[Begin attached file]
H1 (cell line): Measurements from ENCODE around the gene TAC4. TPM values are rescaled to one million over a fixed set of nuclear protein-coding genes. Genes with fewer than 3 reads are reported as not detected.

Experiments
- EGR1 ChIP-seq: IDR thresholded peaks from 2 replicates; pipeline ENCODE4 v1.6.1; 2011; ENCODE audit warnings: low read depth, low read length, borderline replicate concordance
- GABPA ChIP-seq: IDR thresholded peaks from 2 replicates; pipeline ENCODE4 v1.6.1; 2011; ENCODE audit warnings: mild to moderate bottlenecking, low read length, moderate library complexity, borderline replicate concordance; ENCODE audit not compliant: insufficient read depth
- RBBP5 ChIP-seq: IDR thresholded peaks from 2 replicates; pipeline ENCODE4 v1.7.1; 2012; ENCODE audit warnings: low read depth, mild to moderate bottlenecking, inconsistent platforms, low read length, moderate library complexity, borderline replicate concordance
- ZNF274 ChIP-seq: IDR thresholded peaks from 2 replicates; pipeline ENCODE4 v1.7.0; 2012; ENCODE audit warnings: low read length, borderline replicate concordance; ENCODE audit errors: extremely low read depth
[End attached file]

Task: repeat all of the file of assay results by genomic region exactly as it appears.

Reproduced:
H1 (cell line): Measurements from ENCODE around the gene TAC4. TPM values are rescaled to one million over a fixed set of nuclear protein-coding genes. Genes with fewer than 3 reads are reported as not detected.

Experiments
- EGR1 ChIP-seq: IDR thresholded peaks from 2 replicates; pipeline ENCODE4 v1.6.1; 2011; ENCODE audit warnings: low read depth, low read length, borderline replicate concordance
- GABPA ChIP-seq: IDR thresholded peaks from 2 replicates; pipeline ENCODE4 v1.6.1; 2011; ENCODE audit warnings: mild to moderate bottlenecking, low read length, moderate library complexity, borderline replicate concordance; ENCODE audit not compliant: insufficient read depth
- RBBP5 ChIP-seq: IDR thresholded peaks from 2 replicates; pipeline ENCODE4 v1.7.1; 2012; ENCODE audit warnings: low read depth, mild to moderate bottlenecking, inconsistent platforms, low read length, moderate library complexity, borderline replicate concordance
- ZNF274 ChIP-seq: IDR thresholded peaks from 2 replicates; pipeline ENCODE4 v1.7.0; 2012; ENCODE audit warnings: low read length, borderline replicate concordance; ENCODE audit errors: extremely low read depth